The Secrets to Writing a Great Book

By Katrin Schumann

People tend to think writing is romantic, and they’re not entirely wrong. It’s romantic in the way that being obsessed with someone who kind of, basically, mostly loves you back can be romantic—it’s a compelling, desperate, all-encompassing, occasionally fabulous experience. It’s romantic like starving in a garret is romantic: you’re hungry (which sucks), but at least you’re doing something that feels meaningful.

What most people, including beginning writers, don’t always realize is that writing is methodical, strategic, and workaday. It’s most definitely about getting your “butt in the chair” (as Ron Carlson said at The Muse in 2011), but it's also about vision and execution, and how you combine the two.

With nonfiction, it rarely works to have an idea and then build on it haphazardly. With fiction that approach can work as long as you’re a great editor or are willing to work with a great editor. So for this post, let’s focus on nonfiction.

To be successful (which for me means completing a book others will want to read) your vision for the book must be powerful and clear. The core idea is absolutely key—it must have zing. It must be relevant, intriguing, and sustainable. And you must be able to communicate the core idea in a way that pulls people in. 

Often you’ll need help finding your core idea. Then you’ll need help refining it, and finding the right words to convey it. Getting help is not only okay, but a smart move.

Many writers don’t even begin thinking about this in a targeted manner until the very end of the writing process. When I teach, this is actually where I start. I find that if you can articulate your core idea in a powerful and concise way, it helps you define your mission. This in turn guides you throughout the writing process, the way the headlights on your car help you drive in the dark. 

For readers to get into a book, to understand and benefit from it, they need a sense of direction, destination and resolution. All this begins with your core idea; one way to start this whole process is by finding your “one sentence.” Here, your vision is refined with the reader in mind. It’s not enough that you find it compelling; ideally you’ll find a way to let reader in on the secret too. The vision informs your entire book as well as determining its execution.

Execution is often where people get stuck because, frankly, books are long. Can you write 50,000 words about your core idea? How do you string it all together? How do you make it come alive? How do you provide a satisfying rhythm and framework for readers, so you don’t lose them along the way to Angry Birds or Game of Thrones?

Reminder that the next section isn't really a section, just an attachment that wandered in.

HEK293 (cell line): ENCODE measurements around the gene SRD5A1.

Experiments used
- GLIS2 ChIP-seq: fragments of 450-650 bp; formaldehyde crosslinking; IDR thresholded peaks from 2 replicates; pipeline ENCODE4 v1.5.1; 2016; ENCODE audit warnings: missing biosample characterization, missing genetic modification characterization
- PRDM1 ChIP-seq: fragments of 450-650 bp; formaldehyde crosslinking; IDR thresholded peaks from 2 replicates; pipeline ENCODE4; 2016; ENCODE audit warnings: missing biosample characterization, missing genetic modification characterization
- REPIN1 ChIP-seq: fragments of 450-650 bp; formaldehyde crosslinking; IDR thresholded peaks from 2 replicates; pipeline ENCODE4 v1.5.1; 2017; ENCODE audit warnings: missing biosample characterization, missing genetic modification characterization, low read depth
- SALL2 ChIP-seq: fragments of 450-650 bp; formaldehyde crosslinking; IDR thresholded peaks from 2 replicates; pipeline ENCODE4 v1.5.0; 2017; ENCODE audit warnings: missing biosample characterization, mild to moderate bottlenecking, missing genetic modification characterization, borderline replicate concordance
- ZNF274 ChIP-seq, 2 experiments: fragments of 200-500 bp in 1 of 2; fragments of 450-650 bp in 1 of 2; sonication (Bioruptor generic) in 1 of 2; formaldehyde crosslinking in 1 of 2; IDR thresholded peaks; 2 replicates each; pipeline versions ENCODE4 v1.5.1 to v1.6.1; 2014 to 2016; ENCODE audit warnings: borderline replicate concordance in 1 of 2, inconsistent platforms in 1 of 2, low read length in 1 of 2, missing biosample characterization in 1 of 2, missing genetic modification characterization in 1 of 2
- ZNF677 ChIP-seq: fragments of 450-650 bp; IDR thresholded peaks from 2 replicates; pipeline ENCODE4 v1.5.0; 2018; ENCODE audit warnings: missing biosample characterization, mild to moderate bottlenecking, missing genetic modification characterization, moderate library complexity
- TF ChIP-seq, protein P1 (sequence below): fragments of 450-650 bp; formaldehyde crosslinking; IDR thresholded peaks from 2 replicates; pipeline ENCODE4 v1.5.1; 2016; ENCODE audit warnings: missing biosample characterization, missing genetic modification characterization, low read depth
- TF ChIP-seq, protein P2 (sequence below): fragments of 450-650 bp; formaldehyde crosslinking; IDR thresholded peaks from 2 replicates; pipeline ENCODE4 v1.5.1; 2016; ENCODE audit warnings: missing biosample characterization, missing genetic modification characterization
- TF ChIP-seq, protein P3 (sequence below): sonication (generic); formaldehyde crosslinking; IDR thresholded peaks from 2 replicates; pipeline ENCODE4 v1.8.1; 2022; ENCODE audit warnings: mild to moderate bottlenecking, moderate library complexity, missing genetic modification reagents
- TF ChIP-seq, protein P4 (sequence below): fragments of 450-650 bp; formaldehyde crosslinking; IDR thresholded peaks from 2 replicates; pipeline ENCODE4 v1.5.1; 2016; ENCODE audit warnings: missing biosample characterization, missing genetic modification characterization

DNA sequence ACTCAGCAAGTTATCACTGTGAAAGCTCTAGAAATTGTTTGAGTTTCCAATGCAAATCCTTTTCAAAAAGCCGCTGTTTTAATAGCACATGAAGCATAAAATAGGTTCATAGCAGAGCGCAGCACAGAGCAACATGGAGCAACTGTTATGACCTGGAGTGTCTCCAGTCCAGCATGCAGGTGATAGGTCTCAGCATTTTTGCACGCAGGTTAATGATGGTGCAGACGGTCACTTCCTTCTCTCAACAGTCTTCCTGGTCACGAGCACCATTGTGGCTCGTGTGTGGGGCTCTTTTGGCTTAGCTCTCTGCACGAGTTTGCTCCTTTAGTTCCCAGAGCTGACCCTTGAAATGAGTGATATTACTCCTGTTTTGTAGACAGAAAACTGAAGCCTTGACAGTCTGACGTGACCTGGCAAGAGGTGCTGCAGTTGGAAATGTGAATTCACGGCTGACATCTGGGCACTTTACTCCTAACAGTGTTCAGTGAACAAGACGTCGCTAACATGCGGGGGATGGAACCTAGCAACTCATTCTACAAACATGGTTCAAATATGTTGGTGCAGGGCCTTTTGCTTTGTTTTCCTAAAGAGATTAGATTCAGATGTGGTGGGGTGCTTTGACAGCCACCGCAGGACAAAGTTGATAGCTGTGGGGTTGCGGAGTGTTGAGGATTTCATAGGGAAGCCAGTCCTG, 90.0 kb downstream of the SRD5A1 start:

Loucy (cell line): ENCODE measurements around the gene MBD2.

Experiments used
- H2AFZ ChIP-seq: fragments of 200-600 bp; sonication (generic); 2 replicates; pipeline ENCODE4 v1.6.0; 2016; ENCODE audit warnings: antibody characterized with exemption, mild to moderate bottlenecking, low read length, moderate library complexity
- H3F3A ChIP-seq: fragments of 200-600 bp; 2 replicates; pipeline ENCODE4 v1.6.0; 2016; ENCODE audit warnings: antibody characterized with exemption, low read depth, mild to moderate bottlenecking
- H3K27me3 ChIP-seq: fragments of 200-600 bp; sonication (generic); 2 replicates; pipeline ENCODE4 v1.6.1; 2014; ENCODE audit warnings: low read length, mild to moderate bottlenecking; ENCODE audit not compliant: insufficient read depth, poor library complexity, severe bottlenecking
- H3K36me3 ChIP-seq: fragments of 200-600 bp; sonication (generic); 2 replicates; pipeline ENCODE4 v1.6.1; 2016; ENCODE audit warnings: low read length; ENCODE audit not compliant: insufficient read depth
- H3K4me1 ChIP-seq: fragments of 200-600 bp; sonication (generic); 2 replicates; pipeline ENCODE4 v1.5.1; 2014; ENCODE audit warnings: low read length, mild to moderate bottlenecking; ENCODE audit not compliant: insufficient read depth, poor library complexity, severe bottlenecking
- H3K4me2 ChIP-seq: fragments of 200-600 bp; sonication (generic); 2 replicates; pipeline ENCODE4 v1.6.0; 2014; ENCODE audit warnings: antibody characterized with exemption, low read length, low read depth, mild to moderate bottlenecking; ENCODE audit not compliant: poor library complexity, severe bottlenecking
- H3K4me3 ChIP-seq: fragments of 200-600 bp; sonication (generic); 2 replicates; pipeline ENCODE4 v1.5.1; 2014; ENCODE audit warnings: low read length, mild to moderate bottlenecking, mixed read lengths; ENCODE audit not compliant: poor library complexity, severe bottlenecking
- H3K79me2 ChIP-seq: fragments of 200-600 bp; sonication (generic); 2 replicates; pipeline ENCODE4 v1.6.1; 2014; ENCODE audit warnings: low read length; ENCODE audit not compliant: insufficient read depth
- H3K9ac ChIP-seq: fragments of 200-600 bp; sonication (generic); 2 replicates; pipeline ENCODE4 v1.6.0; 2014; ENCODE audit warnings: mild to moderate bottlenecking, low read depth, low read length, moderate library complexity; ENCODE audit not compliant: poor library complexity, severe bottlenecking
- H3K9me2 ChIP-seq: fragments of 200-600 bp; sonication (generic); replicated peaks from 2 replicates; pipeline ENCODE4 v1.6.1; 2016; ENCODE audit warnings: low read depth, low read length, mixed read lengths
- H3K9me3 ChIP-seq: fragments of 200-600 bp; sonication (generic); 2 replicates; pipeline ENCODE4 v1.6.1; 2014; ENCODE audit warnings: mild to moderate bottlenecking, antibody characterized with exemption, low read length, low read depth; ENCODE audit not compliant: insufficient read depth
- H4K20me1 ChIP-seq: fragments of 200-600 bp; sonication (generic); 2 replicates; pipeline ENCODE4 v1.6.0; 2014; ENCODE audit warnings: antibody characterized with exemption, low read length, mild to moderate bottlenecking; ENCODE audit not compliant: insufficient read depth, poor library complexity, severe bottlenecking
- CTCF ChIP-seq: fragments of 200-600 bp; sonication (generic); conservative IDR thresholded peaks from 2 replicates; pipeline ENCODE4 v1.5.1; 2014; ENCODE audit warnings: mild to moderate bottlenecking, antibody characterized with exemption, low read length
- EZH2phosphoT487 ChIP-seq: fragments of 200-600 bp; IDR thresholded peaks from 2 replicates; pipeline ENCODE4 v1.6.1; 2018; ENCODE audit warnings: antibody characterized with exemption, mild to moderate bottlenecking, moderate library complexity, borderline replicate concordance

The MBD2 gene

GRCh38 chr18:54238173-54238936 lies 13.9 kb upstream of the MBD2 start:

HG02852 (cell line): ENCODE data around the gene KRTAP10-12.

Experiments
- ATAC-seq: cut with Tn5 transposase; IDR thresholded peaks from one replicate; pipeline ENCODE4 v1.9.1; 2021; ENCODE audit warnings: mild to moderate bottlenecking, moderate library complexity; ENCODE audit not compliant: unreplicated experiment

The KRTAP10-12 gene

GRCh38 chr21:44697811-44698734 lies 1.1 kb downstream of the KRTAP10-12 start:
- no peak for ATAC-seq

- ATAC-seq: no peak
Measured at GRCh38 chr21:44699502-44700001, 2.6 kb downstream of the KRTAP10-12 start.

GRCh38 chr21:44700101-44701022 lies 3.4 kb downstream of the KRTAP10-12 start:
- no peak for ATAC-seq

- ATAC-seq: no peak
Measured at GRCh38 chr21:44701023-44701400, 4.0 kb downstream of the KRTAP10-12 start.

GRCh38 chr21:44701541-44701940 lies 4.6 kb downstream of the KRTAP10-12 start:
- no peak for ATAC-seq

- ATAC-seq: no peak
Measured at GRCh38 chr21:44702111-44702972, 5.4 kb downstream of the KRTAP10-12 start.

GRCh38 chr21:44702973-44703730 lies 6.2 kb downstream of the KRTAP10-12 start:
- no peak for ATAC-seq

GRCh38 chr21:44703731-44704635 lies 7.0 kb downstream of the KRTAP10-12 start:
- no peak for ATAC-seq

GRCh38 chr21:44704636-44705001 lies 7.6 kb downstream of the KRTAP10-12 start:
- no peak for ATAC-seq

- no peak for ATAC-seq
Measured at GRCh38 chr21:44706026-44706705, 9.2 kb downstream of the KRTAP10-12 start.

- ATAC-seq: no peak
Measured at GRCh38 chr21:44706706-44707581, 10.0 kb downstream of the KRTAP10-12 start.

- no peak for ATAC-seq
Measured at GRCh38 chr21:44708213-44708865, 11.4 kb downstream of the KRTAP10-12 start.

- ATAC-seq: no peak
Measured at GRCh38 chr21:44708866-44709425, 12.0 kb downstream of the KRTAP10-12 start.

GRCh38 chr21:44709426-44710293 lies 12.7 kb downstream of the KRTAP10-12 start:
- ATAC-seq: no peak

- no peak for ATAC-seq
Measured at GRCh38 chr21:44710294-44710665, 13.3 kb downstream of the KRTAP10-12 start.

This part of the writing process is about so much more than “butt in chair”: It is about developing the arc of your entire book and then finding a way to make that arc come alive on the page, in a consistently engaging and relevant way. Your execution is the key to actually getting it done (=> realizing your vision), and getting it done right (=> producing a book people want to read).

It sounds daunting, and it is. But it’s also really, really fun.

If you can think these things through carefully as you start developing your book, the process of writing it becomes much less terrifying. You switch on your car headlights at the beginning of a new journey and, sure, you still have to keep your eyes peeled to avoid an accident, but at least you know you’re driving toward something exciting, and that you'll arrive safe and sound. 

If you’re writing a nonfiction book and want guidance in an invigorating workshop environment, check out my class which starts 1/14 and runs on Saturdays from 10:30am – 1:30pm.

 

 

 

 

About the Author

Katrin Schumann is the co-author of The Secret Power of Middle Children (Hudson Street, 2011), Mothers Need Time-Outs, Too (McGraw-Hill, 2008), and has written and edited numerous other titles, both commercially and independently. Katrin has been featured multiple times on TODAY, Talk of the Nation, and in The London Times, as well as other national and international media outlets. Current works-in-progress include a novel, a book on parenting strategies that can make or break affluent children, and on-going editorial work for editors, agents, and writers. For the past ten years she has been teaching writing, most recently at GrubStreet and at Bay State Correctional Facility, through PEN New England. Before going freelance, she worked at NPR, where she won the Kogan Media Award. Katrin has been granted multiple fiction residencies. She has a regular column on The Grub Daily and can be found at katrinschumann.com, and on Twitter and Instagram: @katrinschumann.

See other articles by Katrin Schumann

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